The monitor ships with a calibration data sheet, but it only includes gamma and grayscale information. We wondered if that meant a non-standard color gamut was in use, but our measurements proved it is indeed sRGB with a D65 white point and perfect 2.2 gamma. The 38UC99 doesn’t need to be calibrated, but if you want to squeeze out that last 1%, it’s fairly easy. Stick with the default Gamma 1 setting, turn off the energy-saving feature, and tweak the RGB sliders for near-perfect color. If you choose to use the 1ms Motion Blur Reduction feature, it will reduce output, but you can adjust its brightness level independently of the FreeSync setting. Below are our recommended settings.

LG 38UC99 Calibration Settings
Picture ModeCustom
Brightness 200cd/m260
Brightness 120cd/m227
Brightness 100cd/m220
Brightness 80cd/m212
Brightness 50cd/m20
Contrast68
Gamma1
Color Temp CustomRed 53, Green 49, Blue 50
  • Warsaw
    Just have to sell my kidney now to get one....
    Reply
  • Geekwad
    Looks like a great professional monitor, but not gaming (though I'm really happy to see the FreeSync adder anyway). If the range was ~35hz to 75hz, it'd be very different.

    Still, this looks to be a really great product for content creators.
    Reply
  • falchard
    For the price you can get 3 of LGs top range 27" 4k ips monitors which would probably be more effective. Still it's a nice halo product for selling panels.
    Reply
  • ap3x
    it runs at 75hz by the way and it supports freesync. I have the 34UM95 which was the first model they release and it is fantastic for productivity and great for strategy games but not as much for FPS's. This monitor would be great all around and much better than having 3 separate monitors at 4k since that would basically difficult to run at any resolution that would take advantage of 4k x3. The immersion would also not be much better in that configuration because you already have to move your head to look at things with an ulrawide. 4k peripheral monitors is a waste anyway even if you could run it.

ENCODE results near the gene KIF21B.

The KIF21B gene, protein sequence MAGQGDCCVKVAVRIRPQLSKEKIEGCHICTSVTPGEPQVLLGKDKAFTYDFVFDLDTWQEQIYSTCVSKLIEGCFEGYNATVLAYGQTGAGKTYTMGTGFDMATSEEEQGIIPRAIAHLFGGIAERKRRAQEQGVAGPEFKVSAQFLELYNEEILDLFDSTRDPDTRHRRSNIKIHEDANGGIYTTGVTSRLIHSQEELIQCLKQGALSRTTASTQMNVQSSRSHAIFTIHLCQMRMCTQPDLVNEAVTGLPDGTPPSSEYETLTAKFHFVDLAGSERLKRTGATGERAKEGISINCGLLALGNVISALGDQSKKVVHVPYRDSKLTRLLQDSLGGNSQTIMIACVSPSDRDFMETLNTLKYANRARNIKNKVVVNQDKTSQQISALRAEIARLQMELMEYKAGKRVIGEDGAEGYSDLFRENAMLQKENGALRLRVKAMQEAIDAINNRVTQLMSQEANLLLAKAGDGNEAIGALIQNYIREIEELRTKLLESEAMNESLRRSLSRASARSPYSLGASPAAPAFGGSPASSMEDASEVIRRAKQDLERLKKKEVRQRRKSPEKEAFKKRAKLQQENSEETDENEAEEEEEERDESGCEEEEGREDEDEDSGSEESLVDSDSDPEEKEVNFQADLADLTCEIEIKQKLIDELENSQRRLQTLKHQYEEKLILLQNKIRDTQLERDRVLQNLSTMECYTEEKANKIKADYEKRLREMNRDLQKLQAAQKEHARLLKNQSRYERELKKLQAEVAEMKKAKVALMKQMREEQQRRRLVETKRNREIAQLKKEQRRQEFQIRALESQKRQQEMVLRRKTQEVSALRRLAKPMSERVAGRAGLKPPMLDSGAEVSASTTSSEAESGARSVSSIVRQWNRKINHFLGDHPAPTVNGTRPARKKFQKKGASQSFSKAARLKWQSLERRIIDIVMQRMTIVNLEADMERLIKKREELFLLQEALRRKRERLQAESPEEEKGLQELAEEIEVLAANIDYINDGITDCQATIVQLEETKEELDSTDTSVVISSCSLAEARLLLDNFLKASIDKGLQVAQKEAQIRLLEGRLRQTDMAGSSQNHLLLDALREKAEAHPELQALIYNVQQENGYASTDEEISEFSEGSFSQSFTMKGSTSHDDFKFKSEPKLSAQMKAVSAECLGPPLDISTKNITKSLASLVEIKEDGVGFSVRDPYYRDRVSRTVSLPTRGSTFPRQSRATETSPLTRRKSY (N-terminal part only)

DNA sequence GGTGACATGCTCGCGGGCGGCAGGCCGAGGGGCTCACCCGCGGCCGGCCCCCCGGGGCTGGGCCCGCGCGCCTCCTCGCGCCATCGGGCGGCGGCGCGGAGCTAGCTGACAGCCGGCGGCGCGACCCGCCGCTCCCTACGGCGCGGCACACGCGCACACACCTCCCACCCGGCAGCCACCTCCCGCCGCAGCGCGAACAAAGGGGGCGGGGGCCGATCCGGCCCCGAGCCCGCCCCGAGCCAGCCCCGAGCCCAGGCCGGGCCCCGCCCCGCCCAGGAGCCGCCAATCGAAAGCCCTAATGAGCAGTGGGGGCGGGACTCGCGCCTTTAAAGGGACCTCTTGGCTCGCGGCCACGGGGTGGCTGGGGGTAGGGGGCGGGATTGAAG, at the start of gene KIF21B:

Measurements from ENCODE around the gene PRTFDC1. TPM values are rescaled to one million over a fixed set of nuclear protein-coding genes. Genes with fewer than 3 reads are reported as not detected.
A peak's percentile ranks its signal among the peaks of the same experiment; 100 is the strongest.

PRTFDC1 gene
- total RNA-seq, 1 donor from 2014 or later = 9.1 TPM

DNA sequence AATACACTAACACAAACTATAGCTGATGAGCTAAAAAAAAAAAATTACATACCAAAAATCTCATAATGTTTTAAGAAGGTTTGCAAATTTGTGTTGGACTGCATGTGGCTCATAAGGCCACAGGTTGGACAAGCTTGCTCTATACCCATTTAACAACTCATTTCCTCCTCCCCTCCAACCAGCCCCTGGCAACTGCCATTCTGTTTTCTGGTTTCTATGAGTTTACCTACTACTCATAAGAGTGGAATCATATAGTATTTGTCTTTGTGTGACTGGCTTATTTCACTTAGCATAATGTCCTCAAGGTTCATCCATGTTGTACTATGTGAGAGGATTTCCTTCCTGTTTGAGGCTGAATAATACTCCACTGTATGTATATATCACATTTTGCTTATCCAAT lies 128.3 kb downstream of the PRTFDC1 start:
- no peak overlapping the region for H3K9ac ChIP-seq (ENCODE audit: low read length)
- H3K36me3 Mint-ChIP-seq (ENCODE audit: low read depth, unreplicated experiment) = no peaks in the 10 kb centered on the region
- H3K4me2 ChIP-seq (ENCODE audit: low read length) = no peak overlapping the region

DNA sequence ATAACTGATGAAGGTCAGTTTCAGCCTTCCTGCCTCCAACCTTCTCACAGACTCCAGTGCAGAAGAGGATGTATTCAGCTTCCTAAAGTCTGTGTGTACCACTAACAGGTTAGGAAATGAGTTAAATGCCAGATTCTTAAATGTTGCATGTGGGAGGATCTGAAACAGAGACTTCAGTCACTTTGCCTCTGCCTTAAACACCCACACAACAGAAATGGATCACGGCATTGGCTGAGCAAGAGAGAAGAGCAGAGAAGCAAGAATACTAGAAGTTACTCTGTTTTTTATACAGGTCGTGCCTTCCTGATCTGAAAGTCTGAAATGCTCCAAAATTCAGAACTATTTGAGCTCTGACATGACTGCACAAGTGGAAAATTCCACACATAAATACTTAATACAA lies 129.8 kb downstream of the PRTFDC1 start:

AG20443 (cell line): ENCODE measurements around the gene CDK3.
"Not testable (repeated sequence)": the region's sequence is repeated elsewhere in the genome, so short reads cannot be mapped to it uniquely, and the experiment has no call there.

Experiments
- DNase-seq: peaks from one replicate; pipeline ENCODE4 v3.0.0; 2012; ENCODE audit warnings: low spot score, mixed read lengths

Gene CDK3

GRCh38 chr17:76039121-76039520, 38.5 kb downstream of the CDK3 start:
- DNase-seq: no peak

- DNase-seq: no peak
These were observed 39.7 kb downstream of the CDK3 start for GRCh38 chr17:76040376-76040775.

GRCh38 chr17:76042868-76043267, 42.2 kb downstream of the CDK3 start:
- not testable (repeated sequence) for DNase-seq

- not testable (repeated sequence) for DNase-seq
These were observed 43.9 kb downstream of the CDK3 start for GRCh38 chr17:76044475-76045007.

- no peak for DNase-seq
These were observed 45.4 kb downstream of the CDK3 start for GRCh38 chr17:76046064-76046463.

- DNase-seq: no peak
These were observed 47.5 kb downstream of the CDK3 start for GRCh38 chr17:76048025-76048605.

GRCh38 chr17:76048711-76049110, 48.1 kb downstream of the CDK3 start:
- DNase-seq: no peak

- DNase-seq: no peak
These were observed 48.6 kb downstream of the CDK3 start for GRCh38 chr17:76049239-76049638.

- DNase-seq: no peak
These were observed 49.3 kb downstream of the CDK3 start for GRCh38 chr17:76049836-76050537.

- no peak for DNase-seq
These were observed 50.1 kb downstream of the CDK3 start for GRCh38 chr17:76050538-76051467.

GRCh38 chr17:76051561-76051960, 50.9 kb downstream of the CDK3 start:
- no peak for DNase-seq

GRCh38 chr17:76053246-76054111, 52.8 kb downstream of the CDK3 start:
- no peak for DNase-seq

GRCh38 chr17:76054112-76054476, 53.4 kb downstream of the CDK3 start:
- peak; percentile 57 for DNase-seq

Reply
  • Kowmander
    The price of my Seiki 40" 4k makes me happier than the extra features I'm missing. But I do see the value of a curved screen at that width + desktop viewing distance.
    Reply
  • ubercake
    23Hz range for freesync?

    Just plopping "freesync" in there for the sake of being able to say "freesync" is weak.

    That said, I think LG IPS panels are the best.
    Reply
  • falchard
    I am more surprised at manufacturers refusing to add freesync verse those that tack it on. A monitor with displayPort and neither gsync or freesync is baffling
    Reply
  • Niva
    This is one amazing monitor. For the first time I'm seeing something which makes me consider my 30" Dell long in the tooth.
    Reply
  • falchard
    You could also wait just a little more. LG tvs are starting to get cheaper Oled and HDR. We could see these coming to monitors in the next 2 years.
    Reply
  • zon
    I would like to see this monitor go up against an Samsung CF791 when it gets released.
    Still don't get why TV's are HDR and not PC monitors yet. OLED is understand able with the issue with the blue sub pixel and the burn-in. But heard they fixed the blue sub pixel to an extent.
    Reply